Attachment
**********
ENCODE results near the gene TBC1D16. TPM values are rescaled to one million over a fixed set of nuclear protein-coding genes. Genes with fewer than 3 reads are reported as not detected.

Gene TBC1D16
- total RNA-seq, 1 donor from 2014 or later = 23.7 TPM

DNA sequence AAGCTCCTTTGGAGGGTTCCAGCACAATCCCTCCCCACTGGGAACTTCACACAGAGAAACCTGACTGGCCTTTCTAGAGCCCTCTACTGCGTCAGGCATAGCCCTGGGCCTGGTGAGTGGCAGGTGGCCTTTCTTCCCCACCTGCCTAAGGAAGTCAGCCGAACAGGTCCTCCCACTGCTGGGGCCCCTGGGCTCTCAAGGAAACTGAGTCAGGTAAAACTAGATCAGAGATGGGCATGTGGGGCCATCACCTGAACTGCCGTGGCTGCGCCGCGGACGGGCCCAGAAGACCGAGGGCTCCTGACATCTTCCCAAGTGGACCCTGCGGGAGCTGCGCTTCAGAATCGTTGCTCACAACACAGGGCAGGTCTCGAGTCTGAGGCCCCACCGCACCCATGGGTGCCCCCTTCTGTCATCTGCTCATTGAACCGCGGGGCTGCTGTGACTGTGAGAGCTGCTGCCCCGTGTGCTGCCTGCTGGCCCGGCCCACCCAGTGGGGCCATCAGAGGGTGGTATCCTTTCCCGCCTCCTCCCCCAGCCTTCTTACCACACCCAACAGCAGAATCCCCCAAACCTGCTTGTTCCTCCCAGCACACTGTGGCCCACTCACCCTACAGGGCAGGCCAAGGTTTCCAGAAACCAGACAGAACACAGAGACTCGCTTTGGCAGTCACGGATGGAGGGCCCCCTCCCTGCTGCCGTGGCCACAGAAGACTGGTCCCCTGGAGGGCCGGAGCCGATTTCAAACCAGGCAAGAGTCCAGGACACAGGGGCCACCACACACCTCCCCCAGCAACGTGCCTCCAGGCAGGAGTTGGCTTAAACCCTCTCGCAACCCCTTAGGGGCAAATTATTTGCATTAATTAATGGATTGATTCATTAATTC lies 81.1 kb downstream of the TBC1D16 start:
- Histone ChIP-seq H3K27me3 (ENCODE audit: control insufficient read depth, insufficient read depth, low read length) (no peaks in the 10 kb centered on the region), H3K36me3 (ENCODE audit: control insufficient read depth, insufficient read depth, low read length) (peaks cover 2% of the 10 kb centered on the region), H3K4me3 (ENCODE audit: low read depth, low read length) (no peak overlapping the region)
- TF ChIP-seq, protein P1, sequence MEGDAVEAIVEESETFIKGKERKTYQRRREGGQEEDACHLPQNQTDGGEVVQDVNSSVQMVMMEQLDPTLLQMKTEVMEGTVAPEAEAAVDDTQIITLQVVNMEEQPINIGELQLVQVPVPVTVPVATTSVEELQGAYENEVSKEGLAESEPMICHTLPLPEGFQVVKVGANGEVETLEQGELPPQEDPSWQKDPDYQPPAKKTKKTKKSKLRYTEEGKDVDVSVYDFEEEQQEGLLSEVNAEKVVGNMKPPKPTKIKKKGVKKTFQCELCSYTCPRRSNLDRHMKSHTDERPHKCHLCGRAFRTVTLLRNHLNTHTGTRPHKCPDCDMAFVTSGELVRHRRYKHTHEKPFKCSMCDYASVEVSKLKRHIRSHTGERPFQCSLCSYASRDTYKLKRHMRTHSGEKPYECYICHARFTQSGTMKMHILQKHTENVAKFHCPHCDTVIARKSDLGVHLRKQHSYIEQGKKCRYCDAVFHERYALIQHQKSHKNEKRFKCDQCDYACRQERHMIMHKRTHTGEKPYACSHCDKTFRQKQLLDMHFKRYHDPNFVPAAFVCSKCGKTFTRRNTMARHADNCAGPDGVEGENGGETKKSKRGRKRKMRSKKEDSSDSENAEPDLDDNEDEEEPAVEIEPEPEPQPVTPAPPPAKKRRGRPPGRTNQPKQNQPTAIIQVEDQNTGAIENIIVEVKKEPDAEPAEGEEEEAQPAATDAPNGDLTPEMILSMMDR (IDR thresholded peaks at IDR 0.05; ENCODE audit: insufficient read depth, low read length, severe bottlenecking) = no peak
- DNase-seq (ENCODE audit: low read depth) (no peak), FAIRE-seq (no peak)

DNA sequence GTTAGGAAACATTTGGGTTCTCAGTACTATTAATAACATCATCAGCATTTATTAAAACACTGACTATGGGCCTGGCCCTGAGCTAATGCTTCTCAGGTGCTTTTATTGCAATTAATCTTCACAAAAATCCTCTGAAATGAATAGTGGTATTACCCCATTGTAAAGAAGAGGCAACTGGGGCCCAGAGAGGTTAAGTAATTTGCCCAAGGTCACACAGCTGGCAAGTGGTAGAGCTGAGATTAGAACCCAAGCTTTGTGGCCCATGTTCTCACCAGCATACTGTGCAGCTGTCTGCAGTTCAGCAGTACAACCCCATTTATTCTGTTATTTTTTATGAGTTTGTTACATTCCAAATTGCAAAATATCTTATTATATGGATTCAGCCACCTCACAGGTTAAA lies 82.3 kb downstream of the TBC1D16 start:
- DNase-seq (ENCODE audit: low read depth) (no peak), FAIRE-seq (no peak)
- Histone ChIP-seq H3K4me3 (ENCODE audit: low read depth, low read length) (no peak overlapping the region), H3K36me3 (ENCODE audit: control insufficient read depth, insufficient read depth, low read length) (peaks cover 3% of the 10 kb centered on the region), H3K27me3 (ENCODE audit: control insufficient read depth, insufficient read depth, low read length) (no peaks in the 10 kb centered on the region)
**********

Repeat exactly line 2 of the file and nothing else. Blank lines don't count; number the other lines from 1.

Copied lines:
Gene TBC1D16